THE HOSPITAL was a torture chamber. Doctors were the torturers.
My mother, age 94, entered the hospital on Dec. 10 after severe internal bleeding. A large, malignant tumor in the colon was found. Although we had serious reservations about an operation at her age, we were told that the alternative would be the horror of bleeding to death. We had no choice. We did, however, sign papers requesting no resuscitation and impressed on the doctors my mother's and our wish that they make no heroic efforts to prolong her life.
The doctors described the forthcoming operation with insulting patronizing. Within a week, they said, my mother would be back home as good as before.
The horror story began immediately after the operation.
My mother had been put on a respirator during surgery. The device, placed in her mouth like the bit of an unruly horse, would never be removed. She would never again be able to speak.
On the first Sunday after the operation, with her own doctor out of town, I tried unsuccessfully for hours to reach the covering physician through his service.
When I finally reached him in the late afternoon, he insisted that he had met with me at length earlier in the day. He had confused me with another patient's relative and had never seen my mother's chart.
Subsequently we were told my mother was being treated "aggressively" to build up her strength so the respirator might be removed. Even to a layman, this seemed likely only to prolong the suffering. Sedation was kept to a minimum in order not to distort readings of vital signs.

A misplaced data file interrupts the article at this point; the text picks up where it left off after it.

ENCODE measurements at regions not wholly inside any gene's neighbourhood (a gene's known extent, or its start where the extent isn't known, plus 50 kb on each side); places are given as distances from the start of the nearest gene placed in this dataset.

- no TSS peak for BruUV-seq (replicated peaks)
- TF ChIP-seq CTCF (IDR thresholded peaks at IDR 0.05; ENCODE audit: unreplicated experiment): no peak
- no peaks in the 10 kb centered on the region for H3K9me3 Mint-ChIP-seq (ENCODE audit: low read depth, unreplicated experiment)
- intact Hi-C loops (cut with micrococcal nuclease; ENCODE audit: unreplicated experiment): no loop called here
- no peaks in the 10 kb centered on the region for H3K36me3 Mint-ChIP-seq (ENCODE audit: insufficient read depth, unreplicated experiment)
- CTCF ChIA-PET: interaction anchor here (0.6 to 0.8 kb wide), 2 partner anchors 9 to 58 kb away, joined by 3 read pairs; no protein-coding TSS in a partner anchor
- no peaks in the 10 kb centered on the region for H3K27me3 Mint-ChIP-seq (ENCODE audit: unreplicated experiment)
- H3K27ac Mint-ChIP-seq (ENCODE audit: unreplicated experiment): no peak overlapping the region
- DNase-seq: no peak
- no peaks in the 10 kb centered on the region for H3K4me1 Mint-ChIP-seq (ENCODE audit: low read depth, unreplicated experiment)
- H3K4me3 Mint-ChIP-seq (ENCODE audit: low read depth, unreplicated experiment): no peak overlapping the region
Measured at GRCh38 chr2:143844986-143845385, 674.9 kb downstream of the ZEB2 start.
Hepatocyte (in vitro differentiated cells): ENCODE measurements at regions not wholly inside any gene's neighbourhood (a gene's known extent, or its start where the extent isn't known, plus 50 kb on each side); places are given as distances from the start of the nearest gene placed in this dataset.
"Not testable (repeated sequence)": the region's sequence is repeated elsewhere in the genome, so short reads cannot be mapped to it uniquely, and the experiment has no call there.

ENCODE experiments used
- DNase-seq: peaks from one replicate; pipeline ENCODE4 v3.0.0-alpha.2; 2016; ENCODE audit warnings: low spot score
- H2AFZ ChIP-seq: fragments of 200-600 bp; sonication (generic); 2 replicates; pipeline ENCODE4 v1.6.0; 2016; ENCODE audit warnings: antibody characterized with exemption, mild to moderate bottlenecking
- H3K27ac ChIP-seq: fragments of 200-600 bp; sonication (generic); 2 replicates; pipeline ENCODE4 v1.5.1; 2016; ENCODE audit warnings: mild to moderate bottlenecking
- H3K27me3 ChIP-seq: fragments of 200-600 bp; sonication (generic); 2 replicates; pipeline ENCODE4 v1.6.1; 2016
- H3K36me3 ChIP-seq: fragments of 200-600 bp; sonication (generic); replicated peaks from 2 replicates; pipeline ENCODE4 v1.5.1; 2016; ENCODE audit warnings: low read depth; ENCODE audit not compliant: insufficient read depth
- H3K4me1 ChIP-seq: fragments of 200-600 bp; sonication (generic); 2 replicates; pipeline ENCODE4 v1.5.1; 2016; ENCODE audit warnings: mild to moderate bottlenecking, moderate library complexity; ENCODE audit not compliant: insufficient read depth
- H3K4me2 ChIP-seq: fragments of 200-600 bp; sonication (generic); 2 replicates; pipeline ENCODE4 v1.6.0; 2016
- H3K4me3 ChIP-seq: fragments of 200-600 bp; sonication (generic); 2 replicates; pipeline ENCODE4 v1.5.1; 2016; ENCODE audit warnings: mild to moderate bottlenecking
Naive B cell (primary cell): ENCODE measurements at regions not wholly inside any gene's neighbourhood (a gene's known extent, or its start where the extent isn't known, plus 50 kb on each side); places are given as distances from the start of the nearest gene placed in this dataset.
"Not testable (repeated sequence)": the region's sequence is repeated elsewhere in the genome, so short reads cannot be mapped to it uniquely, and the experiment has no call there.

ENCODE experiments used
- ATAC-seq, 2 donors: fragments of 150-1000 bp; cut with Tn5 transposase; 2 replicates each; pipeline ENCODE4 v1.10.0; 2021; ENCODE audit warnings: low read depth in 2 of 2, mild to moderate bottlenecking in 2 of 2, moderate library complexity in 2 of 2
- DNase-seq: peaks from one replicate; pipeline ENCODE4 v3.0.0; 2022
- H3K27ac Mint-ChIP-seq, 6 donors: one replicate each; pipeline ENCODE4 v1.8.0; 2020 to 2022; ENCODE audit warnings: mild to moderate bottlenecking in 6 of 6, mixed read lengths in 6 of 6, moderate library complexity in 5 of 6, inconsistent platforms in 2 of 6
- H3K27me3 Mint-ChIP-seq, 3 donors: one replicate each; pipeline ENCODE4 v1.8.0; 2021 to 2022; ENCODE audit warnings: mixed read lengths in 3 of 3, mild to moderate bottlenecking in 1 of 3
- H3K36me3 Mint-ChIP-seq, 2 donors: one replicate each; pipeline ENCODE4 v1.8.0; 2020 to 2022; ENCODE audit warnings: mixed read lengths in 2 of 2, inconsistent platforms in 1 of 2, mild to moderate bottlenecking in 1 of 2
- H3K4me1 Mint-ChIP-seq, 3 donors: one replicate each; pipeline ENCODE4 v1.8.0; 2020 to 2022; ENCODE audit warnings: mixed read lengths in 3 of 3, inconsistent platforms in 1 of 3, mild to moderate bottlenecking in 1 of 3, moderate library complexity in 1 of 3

I visited my mother almost every day even though we could not communicate.
On Christmas Day her eyes were open, reflecting fear and horror. Her hands, swollen to three times their normal size, were tied to the bed to prevent her from removing any tubes.
Despite this, she constantly raised her hands, palms upward, as if to ask "Why are you doing this to me?" On the unlikely chance that she might hear me, I could only repeat the doctors' lie: "You'll be better soon." I will always feel guilty.
The residents assured us that my mother could feel no pain. I knew -- I saw with my own eyes -- that this was not true.
Several days later the doctors called me for permission either to make an incision in my mother's stomach to insert a feeding tube or to insert a tube through her nose. I was never told of the alternative of not inserting any tube and letting nature take its benign course.
When my mother developed pneumonia, the fact was withheld from us for two days until a young resident inadvertently let it slip. By that time, treatment with antibiotics was already under way. The brutal extension of life continued.
At this point, malfunction of the kidneys had worsened. My mother's face was swollen beyond recognition. Her lips were raw from the respirator. I finally insisted on increased sedation.
I last saw my mother at 2:30 p.m. on Dec. 29. An understanding resident told me that the end was near. At approximately 5:30 a young doctor called to say that my mother had died.
Momentary relief overshadowed anger. Now anger will linger for a long time:
Anger at a system that makes torture legal.
Anger at the medical profession that fights hard to protect its own prerogatives but has shown little courage in fighting inhumane legal restrictions which make doctors accomplices in torture.
Anger at doctors who are so wedded to charts and monitors that they seem oblivious of patients' pain.
At the funeral parlor I was told that I would be required to identify my mother. A few minutes later the men who were dealing with the body reversed that. They wanted to spare me a final look at the havoc modern medicine had wreaked on her.
Fred M. Hechinger writes for the New York Times. 4